Those who, on our side of the Channel, imagine the interpretation of English music by the English as a vast, featureless landscape, will find themselves greatly mistaken: professional standards apart, no groups differ more in their approach to Gibbons, the ‘Batchelor of Music, than the two leading figures of the new aristocracy of the Elizabethan viol consort, Concordia (Diapason d’or for the second volume of their complete Gibbons) and Phantasm (Diapason d’or for their Purcell Fantasies). The fascinating needlepoint woven by Concordia is answered by the fiery pleasure found in Phantasm’s music-making: vigorous attacks, chiselled cadences, heavily marked triplets, unremittingly sustained bow-strokes, and fleeting timbres all seem geared to reconcile the magnificence of the theatre and the pomp of the English court with the spontaneous intimacy of the ‘domestic’ consort – home sweet home!
Nonetheless, even if Wendy Gillespie (Treble 2) tries to tone down the excitement by sweetening the exemplary phrasing driven with precision by the ‘consort-master’ Laurence Dreyfus, the virtual dearth of ornamentation proves at times a little frustrating, and some triplet figures are frankly a bit ‘border line (Track 9, 4’30”). Yet several explanations given us by Dreyfus himself, an eminent musicologist and author of a brilliant statement of intention, are crafted with such flair and style that they furnish a splendid guide for the listener: ‘The brevity of some imitative points, such as in the middle of Fantasia IV, creates a dazzling array of lightening flashes, with each strike visible if never predictable in its location’. Or: ‘The lamenting descent meets its inverted alter ego, and from then on, rising dactyls soar upwards, creating an illusion of continuously ascending spirals which exhaust themselves only at the rapturous final cadence’.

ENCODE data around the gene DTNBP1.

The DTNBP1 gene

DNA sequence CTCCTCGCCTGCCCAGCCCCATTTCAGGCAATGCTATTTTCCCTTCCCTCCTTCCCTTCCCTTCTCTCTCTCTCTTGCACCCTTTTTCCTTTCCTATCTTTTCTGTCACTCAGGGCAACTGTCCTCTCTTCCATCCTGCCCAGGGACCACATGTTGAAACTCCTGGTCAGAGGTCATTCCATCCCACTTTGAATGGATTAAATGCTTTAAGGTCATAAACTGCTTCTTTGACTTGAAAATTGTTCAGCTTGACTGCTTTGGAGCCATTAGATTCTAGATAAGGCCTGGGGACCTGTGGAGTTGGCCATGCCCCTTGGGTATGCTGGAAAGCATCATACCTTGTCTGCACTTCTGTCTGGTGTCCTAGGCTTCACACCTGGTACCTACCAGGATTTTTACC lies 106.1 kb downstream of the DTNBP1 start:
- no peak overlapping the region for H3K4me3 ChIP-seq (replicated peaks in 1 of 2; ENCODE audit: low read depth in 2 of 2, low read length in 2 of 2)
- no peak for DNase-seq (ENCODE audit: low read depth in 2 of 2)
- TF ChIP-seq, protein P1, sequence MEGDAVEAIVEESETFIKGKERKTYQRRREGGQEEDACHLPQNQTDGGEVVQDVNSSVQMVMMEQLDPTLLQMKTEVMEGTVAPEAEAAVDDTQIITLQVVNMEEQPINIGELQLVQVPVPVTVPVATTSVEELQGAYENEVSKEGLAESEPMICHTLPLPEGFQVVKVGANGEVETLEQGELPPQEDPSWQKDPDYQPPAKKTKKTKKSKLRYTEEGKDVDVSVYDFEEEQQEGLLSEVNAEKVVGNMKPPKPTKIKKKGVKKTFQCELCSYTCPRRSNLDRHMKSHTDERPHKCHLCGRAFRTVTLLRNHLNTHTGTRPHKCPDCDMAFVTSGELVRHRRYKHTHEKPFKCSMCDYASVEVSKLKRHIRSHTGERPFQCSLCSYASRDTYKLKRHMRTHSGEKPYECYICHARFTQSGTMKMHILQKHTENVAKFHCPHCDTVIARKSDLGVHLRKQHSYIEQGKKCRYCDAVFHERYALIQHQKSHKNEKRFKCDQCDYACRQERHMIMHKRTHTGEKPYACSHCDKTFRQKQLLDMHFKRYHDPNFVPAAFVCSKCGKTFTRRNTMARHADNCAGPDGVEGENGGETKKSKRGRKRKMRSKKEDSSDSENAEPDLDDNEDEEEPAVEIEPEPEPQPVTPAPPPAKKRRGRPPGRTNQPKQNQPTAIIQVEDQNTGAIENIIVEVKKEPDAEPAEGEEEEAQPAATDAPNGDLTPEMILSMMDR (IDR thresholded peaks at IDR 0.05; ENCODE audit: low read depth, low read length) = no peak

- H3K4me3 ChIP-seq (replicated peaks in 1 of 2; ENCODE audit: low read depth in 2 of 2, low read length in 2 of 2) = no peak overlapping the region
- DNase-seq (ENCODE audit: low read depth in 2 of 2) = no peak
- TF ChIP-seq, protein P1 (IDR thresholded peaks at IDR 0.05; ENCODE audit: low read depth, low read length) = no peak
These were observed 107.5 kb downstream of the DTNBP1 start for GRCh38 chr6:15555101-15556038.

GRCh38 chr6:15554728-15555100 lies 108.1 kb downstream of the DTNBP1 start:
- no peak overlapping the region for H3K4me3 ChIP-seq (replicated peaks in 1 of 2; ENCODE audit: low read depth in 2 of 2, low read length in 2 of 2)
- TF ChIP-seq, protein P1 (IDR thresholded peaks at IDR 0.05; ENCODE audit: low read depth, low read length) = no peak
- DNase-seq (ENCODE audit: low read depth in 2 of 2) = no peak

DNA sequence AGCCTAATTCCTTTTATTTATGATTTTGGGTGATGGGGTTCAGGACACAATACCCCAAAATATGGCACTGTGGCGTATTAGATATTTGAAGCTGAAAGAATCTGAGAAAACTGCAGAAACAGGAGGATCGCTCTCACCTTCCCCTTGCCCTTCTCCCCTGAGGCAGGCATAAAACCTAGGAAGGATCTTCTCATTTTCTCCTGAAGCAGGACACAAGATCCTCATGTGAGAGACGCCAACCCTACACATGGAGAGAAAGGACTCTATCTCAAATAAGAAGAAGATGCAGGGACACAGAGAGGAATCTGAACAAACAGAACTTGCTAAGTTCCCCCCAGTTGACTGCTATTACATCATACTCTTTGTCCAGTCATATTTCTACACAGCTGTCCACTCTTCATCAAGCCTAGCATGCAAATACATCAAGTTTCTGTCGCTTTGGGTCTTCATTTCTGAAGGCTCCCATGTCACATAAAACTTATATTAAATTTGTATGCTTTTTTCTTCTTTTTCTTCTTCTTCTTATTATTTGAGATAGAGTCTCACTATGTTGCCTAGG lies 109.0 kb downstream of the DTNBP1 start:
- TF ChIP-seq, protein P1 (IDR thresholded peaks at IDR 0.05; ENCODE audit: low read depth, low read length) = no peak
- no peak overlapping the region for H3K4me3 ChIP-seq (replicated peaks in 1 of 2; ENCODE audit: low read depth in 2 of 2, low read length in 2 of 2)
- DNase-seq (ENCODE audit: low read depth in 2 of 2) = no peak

Yet there’s the rub: in the (too) generous acoustic of the chapel of Merton College Oxford, the spirals toil to take flight under such demonstrative bowing just when Concordia amble onto the dizzy heights of illusion. But when Dreyfus and his colleagues allow their lines to calm down, as in the Silver Swan and the Pavan Lord Salisbury (transcribed by Dreyfus), we discover in the first the most tender-hearted of musics, and in the second a kindred spirit to the swoons of Dowland’s Lachrymae.